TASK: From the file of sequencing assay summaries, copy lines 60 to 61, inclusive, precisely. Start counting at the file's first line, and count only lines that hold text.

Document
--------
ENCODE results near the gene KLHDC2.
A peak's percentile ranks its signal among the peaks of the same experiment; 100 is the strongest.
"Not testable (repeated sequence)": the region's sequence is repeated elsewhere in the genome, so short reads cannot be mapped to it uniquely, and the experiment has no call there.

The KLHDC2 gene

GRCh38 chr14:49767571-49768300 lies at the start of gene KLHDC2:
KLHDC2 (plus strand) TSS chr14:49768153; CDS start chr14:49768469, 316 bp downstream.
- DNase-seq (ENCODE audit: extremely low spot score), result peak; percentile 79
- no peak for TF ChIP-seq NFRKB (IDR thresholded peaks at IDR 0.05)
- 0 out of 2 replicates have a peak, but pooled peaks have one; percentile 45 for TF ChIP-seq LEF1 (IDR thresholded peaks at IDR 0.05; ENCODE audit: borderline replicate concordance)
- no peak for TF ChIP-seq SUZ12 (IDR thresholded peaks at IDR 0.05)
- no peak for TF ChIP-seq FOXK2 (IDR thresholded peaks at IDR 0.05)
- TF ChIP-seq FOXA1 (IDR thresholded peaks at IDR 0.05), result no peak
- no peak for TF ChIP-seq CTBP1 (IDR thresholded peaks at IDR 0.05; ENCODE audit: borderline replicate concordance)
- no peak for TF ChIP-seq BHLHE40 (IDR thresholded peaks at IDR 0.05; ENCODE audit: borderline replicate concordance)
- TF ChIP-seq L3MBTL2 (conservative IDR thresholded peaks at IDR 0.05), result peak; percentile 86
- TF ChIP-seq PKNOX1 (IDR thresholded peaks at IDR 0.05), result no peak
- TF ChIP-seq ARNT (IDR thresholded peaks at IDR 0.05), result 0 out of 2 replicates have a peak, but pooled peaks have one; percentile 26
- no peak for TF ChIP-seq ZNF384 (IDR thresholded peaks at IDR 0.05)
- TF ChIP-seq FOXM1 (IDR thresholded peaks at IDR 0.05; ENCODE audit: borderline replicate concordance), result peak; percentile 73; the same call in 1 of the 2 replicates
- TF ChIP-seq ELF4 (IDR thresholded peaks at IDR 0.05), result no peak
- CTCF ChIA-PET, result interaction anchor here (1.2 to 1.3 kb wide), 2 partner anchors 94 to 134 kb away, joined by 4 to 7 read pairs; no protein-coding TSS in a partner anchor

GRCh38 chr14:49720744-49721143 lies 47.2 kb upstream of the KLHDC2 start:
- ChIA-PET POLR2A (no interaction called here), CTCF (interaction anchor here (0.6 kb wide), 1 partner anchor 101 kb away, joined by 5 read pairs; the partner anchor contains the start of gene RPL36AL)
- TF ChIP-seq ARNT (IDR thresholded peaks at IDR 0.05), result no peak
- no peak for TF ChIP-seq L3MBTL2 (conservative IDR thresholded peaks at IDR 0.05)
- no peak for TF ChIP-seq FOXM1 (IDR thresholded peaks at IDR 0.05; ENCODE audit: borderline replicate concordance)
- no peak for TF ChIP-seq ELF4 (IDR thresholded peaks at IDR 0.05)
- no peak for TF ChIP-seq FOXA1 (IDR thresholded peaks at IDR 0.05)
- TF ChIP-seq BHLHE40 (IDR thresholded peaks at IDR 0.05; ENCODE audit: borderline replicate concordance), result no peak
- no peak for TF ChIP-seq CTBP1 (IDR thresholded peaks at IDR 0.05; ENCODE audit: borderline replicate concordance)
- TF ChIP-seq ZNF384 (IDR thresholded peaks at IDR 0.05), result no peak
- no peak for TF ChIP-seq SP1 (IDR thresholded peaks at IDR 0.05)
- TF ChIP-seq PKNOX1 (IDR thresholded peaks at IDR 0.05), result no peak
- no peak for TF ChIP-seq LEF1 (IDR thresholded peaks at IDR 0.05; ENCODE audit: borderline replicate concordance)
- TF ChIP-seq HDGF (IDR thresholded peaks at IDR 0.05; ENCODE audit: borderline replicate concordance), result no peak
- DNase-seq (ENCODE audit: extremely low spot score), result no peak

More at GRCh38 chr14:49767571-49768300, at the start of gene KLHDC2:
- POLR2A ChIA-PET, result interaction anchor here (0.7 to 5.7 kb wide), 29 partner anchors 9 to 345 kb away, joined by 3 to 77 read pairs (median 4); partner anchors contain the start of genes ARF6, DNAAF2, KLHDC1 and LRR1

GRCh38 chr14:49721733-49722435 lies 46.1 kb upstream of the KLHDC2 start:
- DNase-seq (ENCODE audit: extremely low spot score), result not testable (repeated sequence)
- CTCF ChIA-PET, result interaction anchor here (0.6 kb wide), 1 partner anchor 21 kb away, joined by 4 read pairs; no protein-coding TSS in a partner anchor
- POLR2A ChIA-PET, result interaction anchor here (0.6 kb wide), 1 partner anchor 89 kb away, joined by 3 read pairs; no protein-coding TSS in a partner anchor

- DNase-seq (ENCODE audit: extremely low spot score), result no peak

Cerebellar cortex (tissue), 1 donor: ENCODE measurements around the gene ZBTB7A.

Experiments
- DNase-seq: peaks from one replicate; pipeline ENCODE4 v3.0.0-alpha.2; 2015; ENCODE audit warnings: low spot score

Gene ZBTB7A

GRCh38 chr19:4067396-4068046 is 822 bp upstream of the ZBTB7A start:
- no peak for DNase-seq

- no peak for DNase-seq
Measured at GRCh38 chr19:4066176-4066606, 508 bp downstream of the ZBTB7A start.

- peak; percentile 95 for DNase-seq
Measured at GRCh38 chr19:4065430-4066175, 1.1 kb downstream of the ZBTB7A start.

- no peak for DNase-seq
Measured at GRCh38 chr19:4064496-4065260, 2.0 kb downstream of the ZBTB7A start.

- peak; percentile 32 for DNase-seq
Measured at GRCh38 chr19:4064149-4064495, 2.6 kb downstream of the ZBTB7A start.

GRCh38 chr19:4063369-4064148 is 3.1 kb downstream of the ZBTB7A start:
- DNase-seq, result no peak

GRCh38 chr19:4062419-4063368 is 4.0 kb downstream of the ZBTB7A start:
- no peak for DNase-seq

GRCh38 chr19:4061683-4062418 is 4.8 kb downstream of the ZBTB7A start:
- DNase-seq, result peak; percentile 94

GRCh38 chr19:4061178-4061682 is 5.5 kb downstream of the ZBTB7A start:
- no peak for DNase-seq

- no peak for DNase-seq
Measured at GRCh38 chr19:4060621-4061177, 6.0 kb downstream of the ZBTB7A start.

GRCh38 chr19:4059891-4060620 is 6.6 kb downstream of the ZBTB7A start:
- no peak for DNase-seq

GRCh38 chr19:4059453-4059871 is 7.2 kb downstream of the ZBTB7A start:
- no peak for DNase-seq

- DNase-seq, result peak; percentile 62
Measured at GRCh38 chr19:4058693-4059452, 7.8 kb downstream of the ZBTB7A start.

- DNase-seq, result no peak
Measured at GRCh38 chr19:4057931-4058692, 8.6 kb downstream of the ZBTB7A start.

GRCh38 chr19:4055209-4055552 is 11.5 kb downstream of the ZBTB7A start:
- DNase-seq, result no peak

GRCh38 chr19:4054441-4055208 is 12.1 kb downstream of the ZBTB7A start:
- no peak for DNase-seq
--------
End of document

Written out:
GRCh38 chr19:4062419-4063368 is 4.0 kb downstream of the ZBTB7A start:
- no peak for DNase-seq